Stress Tests and Small Business Lending
Journal of Financial Economics,
Post-crisis stress tests have altered banks’ credit supply to small business. Banks most affected by stress tests reallocate credit away from riskier markets and toward safer ones. They also raise interest rates on small loans. Quantities fall most in high-risk markets where stress-tested banks own no branches, and prices rise mainly where they do. The results suggest that banks price the stress-test induced increase in capital requirements where they have local knowledge, and exit where they do not. Stress tests do not, however, reduce aggregate credit. Small banks seem to increase their share in geographies formerly reliant on stress-tested lenders.
Sovereign Stress, Banking Stress, and the Monetary Transmission Mechanism in the Euro Area
IWH Discussion Papers,
In this paper, we investigate to what extent sovereign stress and banking stress have contributed to the increase in the level and in the heterogeneity of nonfinancial firms’ refinancing costs in the Euro area during the European debt crisis and how they did affect the monetary transmission mechanism. We identify the increasing effect of government bond yield spreads (sovereign stress) and the share of non-performing loans (banking stress) on firms’ financing costs using an instrumental-variable approach. Moreover, we estimate both sources of stress to have significantly impaired the monetary transmission mechanism during the European debt crisis.
15.06.2017 • 26/2017
Kranke Banken treiben Schulden von Zombie-Firmen nach oben
Angeschlagene Eurostaaten wie Griechenland und Spanien haben aktuell nicht nur mit ihren Banken zu kämpfen, sondern auch mit hochverschuldeten Firmen im eigenen Land. Eine Gruppe von Forschern unter der Beteiligung von Michael Koetter vom Leibniz-Institut für Wirtschaftsforschung Halle (IWH) fand nun heraus: Scheitern die Banken daran, ihre finanziellen Probleme in den Griff zu bekommen, behindert das auch den Schuldenabbau von Unternehmen, die ohnehin ums Überleben kämpfen – und steigert mitunter sogar deren Schulden.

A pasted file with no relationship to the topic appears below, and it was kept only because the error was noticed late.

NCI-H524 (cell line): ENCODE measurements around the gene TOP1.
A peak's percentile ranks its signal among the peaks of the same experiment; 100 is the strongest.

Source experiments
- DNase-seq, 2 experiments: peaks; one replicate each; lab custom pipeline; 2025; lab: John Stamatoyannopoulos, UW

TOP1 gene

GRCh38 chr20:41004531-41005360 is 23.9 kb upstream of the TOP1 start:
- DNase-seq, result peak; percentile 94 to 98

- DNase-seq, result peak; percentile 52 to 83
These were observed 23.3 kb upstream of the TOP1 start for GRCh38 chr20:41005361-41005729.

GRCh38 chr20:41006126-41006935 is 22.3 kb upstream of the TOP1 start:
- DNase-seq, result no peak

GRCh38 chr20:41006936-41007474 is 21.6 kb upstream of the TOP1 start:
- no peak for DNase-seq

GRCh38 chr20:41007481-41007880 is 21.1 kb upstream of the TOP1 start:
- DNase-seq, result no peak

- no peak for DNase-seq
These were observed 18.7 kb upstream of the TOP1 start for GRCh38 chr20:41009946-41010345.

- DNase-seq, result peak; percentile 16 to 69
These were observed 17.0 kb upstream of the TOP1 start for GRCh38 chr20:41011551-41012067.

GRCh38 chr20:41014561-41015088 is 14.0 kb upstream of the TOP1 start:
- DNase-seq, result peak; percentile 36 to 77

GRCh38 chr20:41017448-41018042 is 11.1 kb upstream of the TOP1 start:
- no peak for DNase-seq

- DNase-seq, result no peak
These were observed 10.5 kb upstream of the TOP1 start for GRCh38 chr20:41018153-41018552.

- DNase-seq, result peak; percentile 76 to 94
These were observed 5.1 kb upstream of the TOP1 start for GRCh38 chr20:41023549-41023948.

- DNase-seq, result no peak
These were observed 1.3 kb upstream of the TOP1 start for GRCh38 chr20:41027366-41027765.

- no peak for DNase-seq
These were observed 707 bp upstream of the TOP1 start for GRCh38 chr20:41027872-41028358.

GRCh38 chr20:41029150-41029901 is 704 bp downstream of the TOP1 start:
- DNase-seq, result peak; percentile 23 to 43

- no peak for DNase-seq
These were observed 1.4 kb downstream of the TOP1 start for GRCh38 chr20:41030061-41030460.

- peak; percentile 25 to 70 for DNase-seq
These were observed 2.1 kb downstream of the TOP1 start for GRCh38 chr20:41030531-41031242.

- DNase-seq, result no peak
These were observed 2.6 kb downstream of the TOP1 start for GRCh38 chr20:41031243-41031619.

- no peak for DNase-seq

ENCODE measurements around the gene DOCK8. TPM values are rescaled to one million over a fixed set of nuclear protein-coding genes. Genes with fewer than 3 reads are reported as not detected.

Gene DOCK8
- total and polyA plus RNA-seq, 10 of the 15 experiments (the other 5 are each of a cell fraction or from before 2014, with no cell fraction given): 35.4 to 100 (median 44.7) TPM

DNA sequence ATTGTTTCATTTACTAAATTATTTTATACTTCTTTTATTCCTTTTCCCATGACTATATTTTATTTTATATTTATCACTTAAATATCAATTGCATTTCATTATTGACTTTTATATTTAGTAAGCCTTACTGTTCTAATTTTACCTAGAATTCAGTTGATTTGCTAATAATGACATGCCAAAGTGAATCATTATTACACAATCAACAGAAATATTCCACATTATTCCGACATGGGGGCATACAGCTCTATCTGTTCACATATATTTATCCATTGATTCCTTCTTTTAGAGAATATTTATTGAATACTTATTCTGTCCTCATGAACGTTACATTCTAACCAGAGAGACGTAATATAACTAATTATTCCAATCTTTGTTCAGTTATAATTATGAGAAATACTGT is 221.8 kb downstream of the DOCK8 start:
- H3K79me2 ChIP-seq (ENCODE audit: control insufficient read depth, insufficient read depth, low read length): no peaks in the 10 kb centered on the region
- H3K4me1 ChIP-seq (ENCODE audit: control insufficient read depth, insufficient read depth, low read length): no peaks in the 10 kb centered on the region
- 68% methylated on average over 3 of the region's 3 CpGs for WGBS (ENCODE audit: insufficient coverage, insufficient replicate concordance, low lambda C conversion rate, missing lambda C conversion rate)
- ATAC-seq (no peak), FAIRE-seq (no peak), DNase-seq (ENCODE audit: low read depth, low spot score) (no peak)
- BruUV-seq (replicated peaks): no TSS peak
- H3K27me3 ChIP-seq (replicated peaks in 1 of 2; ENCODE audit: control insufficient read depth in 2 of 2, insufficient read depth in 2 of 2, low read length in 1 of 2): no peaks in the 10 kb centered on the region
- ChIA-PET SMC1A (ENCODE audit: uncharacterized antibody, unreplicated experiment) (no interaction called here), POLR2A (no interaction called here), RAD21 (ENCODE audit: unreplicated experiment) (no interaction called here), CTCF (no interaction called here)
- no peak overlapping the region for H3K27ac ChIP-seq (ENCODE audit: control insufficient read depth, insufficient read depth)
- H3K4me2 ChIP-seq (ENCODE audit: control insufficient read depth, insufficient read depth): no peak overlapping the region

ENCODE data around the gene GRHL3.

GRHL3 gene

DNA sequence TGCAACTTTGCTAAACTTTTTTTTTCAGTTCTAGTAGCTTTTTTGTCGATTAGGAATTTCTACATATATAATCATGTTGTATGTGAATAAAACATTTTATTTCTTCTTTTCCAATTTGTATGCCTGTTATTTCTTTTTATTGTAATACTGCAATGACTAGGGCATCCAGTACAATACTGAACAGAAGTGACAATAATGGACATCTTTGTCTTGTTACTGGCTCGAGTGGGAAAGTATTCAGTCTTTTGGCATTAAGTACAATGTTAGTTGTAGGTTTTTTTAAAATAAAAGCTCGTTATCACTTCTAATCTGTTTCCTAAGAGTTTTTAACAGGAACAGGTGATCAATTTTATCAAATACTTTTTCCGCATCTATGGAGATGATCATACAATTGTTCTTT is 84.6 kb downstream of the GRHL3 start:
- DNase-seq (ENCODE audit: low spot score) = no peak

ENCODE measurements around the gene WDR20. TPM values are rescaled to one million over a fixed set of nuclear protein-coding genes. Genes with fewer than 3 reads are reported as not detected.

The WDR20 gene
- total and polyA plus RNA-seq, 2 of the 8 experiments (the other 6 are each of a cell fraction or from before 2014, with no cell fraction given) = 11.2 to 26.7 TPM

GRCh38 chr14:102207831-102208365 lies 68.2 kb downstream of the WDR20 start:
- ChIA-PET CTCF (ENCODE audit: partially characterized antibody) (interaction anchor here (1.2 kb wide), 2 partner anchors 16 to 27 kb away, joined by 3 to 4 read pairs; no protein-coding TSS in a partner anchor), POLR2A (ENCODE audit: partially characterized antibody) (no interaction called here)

Crowdfunding and Bank Stress
Banking Beyond Banks and Money: A Guide to Banking Services in the Twenty-First Century,
Bank instability may induce borrowers to use crowdfunding as a source of external finance. A range of stress indicators help identify banks with potential credit supply constraints, which then can be linked to a unique, manually constructed sample of 157 new ventures seeking equity crowdfunding, for comparison with 200 ventures that do not use crowdfunding. The sample comprises projects from all major German equity crowdfunding platforms since 2011, augmented with controls for venture, manager, and bank characteristics. Crowdfunding is significantly more likely for new ventures that interact with stressed banks. Innovative funding sources are thus particularly relevant in times of stress among conventional financiers. But crowdfunded ventures are generally also more opaque and risky than new ventures that do not use crowdfunding.
11.08.2016 • 34/2016
Banken-Stresstest 2016: Deutsche und italienische Banken mit ähnlichen Ergebnissen
Europäische Bankenaufsicht (EBA) und Europäische Zentralbank (EZB) haben die Ergebnisse ihres Banken-Stresstests 2016 vorgelegt. Der Test zeigt, dass die meisten europäischen Banken unter den angenommenen Stressszenarien recht stabil bleiben würden. „Bedenklich stimmt allerdings, dass die italienischen Banken nicht schlechter abschneiden als die deutschen Großbanken“, kommentiert IWH-Präsident Reint E. Gropp. „Eine Aufstockung des Eigenkapitals der beiden deutschen Großbanken scheint angeraten zu sein. Außerdem hat der Stresstest leider zwei entscheidende Faktoren nicht berücksichtigt: Erstens wurde eine lang anhaltende Niedrigzinspolitik der EZB nicht simuliert. Und zweitens berücksichtigt der Test nicht die Möglichkeit, dass viele kleine Institute gleichzeitig in Schwierigkeiten geraten könnten, was wiederum im Kontext der schwindenden Zinsmargen immer wahrscheinlicher werden könnte“, sagt Gropp. Der Stresstest sollte auch nicht davon ablenken, dringend die Probleme der italienischen Banken zu lösen.
Monetary Policy under the Microscope: Intra-bank Transmission of Asset Purchase Programs of the ECB
IWH Discussion Papers,